It may only be the stuff of fantasy but a left-field suggestion for a change to the rules of the game has gained traction following a host of oddly similar calls from across the cricketing spectrum.
It's taken as gospel that a ball hit over the rope on the full is worth six runs, whether it just plops over a 45-metre boundary or goes sailing out of a 50,000-seat stadium.
But with the rise of Twenty20 cricket and the increasing frequency of sixes hit, what's long been considered a given has been challenged in recent days by prominent male and female international cricketers, both past and present.
Their suggestion? More runs for bigger sixes.
Speaking after the Chennai Super Kings' high-scoring blitz against the Kolkata Knight Riders on Wednesday, legendary Indian wicketkeeper MS Dhoni made the off-hand proposal in a post-match interview.
"There were a lot of sixes, a lot of them went out of the stadium," said Dhoni. "I feel the IPL needs to add two runs more every time you hit it out of the stadium."
Had such a rule been in place, the game may have had a vastly different outcome.
The 31 sixes struck – Chennai hit 14, Kolkata 17 – equaled the Indian Premier League record for the most ‘maximums’ in a single game, as Dhoni's Super Kings reeled in the Knight Riders' 202 with a ball to spare.
Four days earlier, former Australia limited-overs star Dean Jones was asked what rules he'd like to see altered.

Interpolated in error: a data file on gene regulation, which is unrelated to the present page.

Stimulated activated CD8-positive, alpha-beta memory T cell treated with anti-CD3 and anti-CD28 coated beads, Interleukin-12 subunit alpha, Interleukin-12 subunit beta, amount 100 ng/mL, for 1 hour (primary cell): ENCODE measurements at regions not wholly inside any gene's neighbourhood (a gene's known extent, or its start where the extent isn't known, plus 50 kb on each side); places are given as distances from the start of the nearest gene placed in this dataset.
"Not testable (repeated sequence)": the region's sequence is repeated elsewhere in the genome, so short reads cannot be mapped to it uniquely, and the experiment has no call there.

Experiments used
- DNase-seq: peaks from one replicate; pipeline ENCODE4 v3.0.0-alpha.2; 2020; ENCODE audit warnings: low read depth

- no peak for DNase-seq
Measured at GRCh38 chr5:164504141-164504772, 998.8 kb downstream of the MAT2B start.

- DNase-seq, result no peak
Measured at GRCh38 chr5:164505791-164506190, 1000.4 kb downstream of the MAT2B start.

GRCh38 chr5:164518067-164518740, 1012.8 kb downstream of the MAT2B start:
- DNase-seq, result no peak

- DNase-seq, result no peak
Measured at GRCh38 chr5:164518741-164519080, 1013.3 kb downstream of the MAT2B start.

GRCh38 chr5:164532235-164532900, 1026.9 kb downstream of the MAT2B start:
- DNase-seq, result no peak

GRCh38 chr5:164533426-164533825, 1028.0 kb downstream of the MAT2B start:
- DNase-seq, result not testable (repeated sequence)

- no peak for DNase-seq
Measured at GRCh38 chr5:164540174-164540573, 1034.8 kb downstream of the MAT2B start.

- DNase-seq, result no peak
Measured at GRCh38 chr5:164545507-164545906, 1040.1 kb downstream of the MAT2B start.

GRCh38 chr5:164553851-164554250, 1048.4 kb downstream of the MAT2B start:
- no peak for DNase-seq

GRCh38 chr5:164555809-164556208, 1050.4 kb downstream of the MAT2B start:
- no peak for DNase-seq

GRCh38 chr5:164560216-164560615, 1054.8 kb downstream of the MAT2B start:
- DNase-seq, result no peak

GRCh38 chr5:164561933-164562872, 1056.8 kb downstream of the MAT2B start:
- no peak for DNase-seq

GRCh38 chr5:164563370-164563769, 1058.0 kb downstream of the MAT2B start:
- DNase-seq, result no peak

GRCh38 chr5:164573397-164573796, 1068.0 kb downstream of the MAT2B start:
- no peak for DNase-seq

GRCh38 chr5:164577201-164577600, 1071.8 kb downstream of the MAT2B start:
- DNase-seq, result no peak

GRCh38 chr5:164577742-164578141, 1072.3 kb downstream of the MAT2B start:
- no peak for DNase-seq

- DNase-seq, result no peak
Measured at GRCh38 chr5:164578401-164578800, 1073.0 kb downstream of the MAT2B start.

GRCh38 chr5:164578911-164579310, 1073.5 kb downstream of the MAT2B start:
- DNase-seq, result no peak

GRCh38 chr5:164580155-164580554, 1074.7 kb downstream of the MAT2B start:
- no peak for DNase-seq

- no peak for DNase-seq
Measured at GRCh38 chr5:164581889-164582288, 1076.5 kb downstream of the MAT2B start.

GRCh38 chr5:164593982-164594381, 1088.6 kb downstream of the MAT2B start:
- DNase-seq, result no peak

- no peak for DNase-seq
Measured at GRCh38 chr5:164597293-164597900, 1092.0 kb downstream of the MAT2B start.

His response: "If a batsman hits a 6 more than 80 meters... then it’s an 8!"
World Cup-winning England batter Natalie Sciver, who was this week named one of Wisden's five cricketers of the year, had a similar recommendation when asked what changes she'd make to one-day international playing conditions.
"I thought about this the other day. If you hit it five metres past the boundary line, you should get 12," Sciver told ESPN.
"The game is a lot about batters now, so it would be nice to have something for the bowlers too, but I think in the women's game, having five fielders outside the ring again wouldn't be beneficial.
"So I will go with the 12-run rule."
The idea has also struck a chord with some current Australian domestic players in recent years.
Asked by cricket.com.au what rule they'd like to amend ahead of sixth edition of the KFC Big Bash League in late 2016, Perth Scorchers spinner Ashton Agar and Adelaide Strikers batter Kelvin Smith were among those to suggest more runs for big sixes.
Agar said he'd award eight runs to sixes that travelled more than 100 metres, while Smith wanted nine runs for balls that go into the second tier of a stadium and 12 for 'upper-deckers'.
Is this all a little pie-in-the-sky?
Well, probably. The Marylebone Cricket Club – the organisation entrusted with making and maintaining the Laws of Cricket – only last year announced a raft of modifications to their Code of Laws.
The changes, headlined by new restrictions on bat sizes and powers for umpires to send players off for bad behaviour, were the first time the MCC had altered the Code of Laws in 17 years.
But the game has changed immeasurably over the decades – cricket played in the 18th century saw four-ball overs and underarm bowling, for example.
Twenty-over cricket would have seemed unfathomable back then. Who's to say the game couldn't see another minor transformation?